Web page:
In the world of education reform, there is a tendency to talk in a jumble of jargon. As a university-trained researcher in education policy and practice, lapses into “edu-speak” are a daily occurrence. In reflecting on this habit, questions arise as to whether the use of insider lingo is helpful in engaging people to face the big challenges in serving our students. Do words like “21st century learning skills” or “technology-rich environments” pluck the heartstrings that change people’s behavior and collectively conduct the music of action? Or, are researchers, policymakers, and practitioners generating a language gap that unwittingly colludes with 150 years of tinkering in public education?
In the book, Made To Stick: Why Some Ideas Survive and Others Die, the authors speak to the issue of the language gap, something they call the “Curse of Knowledge.” This is the phenomenon by which we understand our own idea so completely we forget what it was like not to know it. And, because of this cursed frame of mind, we find it difficult to communicate and share our knowledge with others who have a different state of mind. There are only two cures for this curse: to either not learn the knowledge in the first place (since un-learning is not possible) or to re-frame the knowledge to better connect with the audience’s state of mind.
Coming from a business background into the social sciences, I was faced with more than an academic language gap, it was a chasm. To cross the divide, I kept an ever-growing word list – my own farrago of argot— a jumble of jargon. The top ten offenders in order of annoyance: a priori, heuristic, sine quo non, normative, de jure, didactic, epistemic, hermeneutic, ontological, quotidian. Time and again I would look up the definitions, but there was little to no stickiness, no pulling of a heartstring to connect with the song of better learning for all students. While the ivory tower of academe is a rather extreme example, similar tendencies are found in the sound bites of policymakers or the acronym-filled discussions of practitioners. We all have education buzz words we just can’t bear to hear one more time. We set up a jar to put quarters in when someone says “contributing to the state of the field” or “scaling up.” And, yet, bringing useful knowledge to enough people to make a lasting change is actually an important outcome. An outcome not to be lost in the jumble.
So, what to do? The American novelist, Wallace Stegner, wrote “We agree, until it has had a poet, a place is not a place.” Perhaps what is needed to help re-imagine our places of learning is the leadership practice of poetry. This is not as far-fetched an idea as you might think. Consider poet and Fortune 500 consultant David Whyte’s book, Poetry and the Preservation of the Soul in Corporate America, which illuminate his efforts to lead change and re-envision the business world through poetry, reflection, and creativity.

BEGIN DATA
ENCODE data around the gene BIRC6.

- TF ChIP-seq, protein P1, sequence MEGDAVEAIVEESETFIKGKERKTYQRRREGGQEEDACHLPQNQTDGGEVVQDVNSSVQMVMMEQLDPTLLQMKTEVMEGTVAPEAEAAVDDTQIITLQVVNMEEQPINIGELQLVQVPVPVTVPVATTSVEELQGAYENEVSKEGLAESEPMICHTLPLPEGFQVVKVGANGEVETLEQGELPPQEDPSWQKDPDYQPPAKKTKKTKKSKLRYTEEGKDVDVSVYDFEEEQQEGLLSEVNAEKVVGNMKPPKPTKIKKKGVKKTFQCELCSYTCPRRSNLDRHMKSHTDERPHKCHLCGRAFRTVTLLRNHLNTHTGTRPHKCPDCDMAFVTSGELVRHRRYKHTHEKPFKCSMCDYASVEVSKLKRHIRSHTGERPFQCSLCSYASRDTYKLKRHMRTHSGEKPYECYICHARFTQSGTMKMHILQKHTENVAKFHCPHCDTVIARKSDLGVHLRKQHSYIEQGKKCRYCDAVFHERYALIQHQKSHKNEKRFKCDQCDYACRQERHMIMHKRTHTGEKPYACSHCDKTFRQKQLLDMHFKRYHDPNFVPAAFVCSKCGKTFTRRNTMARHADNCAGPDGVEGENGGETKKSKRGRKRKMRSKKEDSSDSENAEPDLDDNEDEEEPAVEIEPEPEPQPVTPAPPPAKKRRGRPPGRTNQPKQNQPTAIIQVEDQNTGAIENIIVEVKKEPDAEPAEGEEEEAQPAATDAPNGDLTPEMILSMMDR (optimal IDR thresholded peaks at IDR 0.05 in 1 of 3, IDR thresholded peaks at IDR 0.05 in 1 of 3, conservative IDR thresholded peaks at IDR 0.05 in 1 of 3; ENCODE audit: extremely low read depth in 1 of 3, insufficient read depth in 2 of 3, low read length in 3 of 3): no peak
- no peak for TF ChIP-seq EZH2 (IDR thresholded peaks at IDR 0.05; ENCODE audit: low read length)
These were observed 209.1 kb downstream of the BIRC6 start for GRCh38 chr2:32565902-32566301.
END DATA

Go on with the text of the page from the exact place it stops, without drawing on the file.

Recently, I sat in on a meeting with several school district superintendents. The conversation swirled around difficult issues such as teacher tenure, investment in teacher and principal training, and education funding. The discussion was punctuated with the acronyms of CDE, LCCF, ESSA. Somewhere in the mix, one statement emerged that stuck with me long after meeting ended, “Our goal is happy kids with healthy relationships and financial stability.” Simple, meaningful, and very sticky. When attention drifted from the often-praised “college, career and civic readiness,” both the mind and heart perked up at the thought of happy kids creating healthy relationships and finding financial stability. The statement plucked at a personal string: What we want for ourselves is what the next generation deserves. This seemed to me to be a very poetic statement, one that could connect with others and drive action. While, most likely, the superintendent does not have “education poet” in his job description, a statement of this nature points towards the poetic self – a part found within each of us – that can emerge and communicate a deeper meaning.
Finally, I would suggest we can’t wait for a National Poet Laureate for Education to model a practice of poetic leadership, although it would certainly be helpful to have one. But we can call upon our own inner poet to traverse the language gap in education reform and better connect with the minds, hearts, and hands of those working on behalf of our students. Consider how we might make poetic communication an essential condition (yes, professor, a sine quo non) in re-imagining the experience of schooling in America.
(c) 2017 Wayfind Education.